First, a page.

NIH Recovery Fund Tips

In a move to jump-start the nation’s economy, create jobs, and conduct fast-paced scientific research, the American Recovery and Reinvestment Act (ARRA) has infused $8.2 billion of extramural funding in the National Institutes of Health coffers.  The catch is that this money must be spent within two years.

With such a large amount of money, there are many details to flesh out, and rather than repeat much of what’s on the NIH Recovery site, Jennifer L. Zietzer, director of legislative relations with the Federation of American Scientists for Experimental Biology, offers a few points to keep in mind in your attempts to take advantage of the Recovery funding.

Aggressive Deadlines

NIH has established very firm deadlines.  “Start looking at the funding announcements now.”  Ms. Zeitzer said.  She also recommends paying attention to the reporting requirements before you apply so you are not caught off guard. 

The money must be spent by the end of FY 2010 and the Office of Management and Budget is going to be monitoring the drawdown.

Topic Areas for Challenge Grants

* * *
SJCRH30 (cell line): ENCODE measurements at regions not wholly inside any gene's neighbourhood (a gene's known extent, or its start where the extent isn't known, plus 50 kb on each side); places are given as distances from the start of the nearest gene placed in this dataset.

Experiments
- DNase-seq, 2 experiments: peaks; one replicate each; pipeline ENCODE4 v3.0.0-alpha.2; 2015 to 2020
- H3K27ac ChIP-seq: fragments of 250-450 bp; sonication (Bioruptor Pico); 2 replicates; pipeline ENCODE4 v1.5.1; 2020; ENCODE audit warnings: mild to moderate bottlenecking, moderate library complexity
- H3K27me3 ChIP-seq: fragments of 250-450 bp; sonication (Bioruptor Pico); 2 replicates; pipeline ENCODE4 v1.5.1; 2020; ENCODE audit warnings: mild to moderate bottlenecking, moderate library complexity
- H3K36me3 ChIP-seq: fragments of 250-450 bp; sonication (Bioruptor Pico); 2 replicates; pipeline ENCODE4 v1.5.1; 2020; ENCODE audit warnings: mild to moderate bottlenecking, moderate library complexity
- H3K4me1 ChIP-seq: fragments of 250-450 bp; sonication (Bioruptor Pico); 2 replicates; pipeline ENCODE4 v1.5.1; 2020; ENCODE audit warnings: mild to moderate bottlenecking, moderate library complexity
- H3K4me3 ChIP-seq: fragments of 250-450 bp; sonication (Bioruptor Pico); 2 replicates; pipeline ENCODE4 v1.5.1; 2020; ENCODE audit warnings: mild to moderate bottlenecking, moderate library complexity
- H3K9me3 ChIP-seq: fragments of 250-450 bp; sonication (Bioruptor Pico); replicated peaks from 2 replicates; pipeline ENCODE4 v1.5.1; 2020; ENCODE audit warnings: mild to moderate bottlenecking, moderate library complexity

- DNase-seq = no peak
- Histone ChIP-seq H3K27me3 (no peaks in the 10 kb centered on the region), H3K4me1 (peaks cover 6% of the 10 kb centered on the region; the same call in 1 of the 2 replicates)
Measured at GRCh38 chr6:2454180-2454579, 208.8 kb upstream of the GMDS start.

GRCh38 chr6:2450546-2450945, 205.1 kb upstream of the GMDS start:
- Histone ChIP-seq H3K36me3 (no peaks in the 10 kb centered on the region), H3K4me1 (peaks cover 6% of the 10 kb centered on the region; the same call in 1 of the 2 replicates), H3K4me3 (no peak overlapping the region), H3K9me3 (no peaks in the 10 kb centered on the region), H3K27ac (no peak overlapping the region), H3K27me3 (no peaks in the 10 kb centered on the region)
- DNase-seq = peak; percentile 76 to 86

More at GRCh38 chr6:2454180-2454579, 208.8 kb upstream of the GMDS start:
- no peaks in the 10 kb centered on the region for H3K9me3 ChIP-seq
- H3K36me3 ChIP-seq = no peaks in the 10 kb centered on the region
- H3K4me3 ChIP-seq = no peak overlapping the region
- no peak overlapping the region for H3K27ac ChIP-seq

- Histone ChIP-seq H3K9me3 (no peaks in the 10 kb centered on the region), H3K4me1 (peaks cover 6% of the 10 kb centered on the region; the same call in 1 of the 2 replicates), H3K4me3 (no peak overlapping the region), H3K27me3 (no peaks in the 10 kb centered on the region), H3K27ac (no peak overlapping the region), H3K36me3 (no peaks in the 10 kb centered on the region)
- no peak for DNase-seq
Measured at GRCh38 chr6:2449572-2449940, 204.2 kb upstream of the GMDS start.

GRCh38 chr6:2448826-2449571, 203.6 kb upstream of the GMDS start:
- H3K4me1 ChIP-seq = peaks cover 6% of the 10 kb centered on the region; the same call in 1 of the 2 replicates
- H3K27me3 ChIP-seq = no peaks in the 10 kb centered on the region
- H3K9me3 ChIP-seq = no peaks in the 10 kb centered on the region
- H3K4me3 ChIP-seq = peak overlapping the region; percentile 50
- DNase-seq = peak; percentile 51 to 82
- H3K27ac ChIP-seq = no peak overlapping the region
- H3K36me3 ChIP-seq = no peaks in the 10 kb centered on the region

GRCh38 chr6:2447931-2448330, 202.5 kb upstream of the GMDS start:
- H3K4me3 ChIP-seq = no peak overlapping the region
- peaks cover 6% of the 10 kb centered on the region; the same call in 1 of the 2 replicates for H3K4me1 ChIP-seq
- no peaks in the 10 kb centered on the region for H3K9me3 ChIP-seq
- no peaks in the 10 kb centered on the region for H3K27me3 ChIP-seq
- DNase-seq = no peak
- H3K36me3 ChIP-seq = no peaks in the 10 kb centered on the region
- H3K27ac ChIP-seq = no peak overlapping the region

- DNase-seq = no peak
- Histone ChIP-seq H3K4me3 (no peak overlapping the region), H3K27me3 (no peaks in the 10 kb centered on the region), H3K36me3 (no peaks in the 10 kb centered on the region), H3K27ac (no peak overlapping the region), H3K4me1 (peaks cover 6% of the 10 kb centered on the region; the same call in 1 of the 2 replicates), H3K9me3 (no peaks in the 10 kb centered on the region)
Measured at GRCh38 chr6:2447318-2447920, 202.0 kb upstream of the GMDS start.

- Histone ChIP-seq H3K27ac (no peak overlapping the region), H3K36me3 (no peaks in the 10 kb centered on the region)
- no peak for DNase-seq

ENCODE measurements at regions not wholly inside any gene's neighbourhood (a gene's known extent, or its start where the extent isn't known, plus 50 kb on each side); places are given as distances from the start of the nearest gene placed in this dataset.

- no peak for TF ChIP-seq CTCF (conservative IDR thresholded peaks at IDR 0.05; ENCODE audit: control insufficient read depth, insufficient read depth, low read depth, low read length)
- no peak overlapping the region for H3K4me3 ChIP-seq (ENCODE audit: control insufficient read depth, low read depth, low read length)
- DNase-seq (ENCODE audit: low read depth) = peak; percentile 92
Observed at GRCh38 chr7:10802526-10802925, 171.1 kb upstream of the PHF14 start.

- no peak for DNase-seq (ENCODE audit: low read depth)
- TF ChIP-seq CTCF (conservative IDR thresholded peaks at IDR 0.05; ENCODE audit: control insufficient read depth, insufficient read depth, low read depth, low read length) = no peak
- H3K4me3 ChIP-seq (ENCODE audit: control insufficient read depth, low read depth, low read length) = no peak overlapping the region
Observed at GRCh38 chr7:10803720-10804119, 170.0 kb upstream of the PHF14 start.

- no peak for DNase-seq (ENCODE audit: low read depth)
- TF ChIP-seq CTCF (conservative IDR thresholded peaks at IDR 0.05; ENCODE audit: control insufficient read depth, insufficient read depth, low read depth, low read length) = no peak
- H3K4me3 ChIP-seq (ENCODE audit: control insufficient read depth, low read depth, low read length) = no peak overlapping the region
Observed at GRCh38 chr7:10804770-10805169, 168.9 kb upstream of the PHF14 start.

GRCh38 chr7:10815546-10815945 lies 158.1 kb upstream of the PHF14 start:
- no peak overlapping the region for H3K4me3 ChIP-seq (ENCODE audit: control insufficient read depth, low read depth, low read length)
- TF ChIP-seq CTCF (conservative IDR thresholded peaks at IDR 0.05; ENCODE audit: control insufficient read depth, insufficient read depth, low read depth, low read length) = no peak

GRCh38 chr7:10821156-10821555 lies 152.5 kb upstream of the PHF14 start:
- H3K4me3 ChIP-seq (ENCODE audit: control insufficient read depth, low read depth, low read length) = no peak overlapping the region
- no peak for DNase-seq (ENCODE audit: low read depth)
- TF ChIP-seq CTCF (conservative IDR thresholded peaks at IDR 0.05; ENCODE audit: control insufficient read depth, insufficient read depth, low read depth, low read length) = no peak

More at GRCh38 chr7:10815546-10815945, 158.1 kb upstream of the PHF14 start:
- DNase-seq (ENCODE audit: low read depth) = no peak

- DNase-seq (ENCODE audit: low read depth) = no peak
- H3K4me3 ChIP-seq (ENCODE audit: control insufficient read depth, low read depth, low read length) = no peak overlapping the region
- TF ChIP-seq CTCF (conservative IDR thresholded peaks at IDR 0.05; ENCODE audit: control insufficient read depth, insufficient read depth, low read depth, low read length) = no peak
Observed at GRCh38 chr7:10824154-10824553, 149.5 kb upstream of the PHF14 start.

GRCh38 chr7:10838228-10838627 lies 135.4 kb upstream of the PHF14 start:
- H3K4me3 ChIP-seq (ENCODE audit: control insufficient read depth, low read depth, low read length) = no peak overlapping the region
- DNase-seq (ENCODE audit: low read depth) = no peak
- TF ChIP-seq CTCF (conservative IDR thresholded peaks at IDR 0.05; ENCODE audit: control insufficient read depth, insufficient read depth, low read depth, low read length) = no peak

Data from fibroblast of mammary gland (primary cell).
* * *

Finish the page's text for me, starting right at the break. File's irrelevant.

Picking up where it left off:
NIH has determined 15 high priority topic areas for their Challenge Grants to fund 200 or more grants through a $200 million designation.   

While Ms. Zeitzer cautions that the Challenge Grants may be difficult for a young researcher to apply for because of the aggressive deadline, do not ignore them outright. 

“Perhaps a young research is working with a PI who’s eligible for a challenge grant, and maybe there’s an element that applies to the full research team,” she said.

Supplemental Funding

For young researchers, this is the best area where they may have the best chances of receiving funding.  “If young researchers are working on a grant that was not refunded, the administrative supplements are going to be very important in order to retain their position in the lab,” she said.  But be certain to mention it to the PI who may not be aware of the supplemental funding to keep a laboratory team together.

Transparency

Obviously, not every grant will be funded.  NIH is still going to apply its rigorous standard to each application. 

“NIH is very serious about not just funding science to spend $10 billion, they want to fund science that meets its goals.”

NIH is trying to avoid the funding gaps that may occur after the two-year spend down and trying to prevent labs becoming dismantled after the stimulus funds run out.

Keep checking the NIH Recovery website that includes an overview of ARRA and new funding announcement.  You can also sign up for a weekly newsletter that provides updated information.  Bookmark or grab the RSS feed for grants.nih.gov/recovery.

-Russ Campbell, communications officer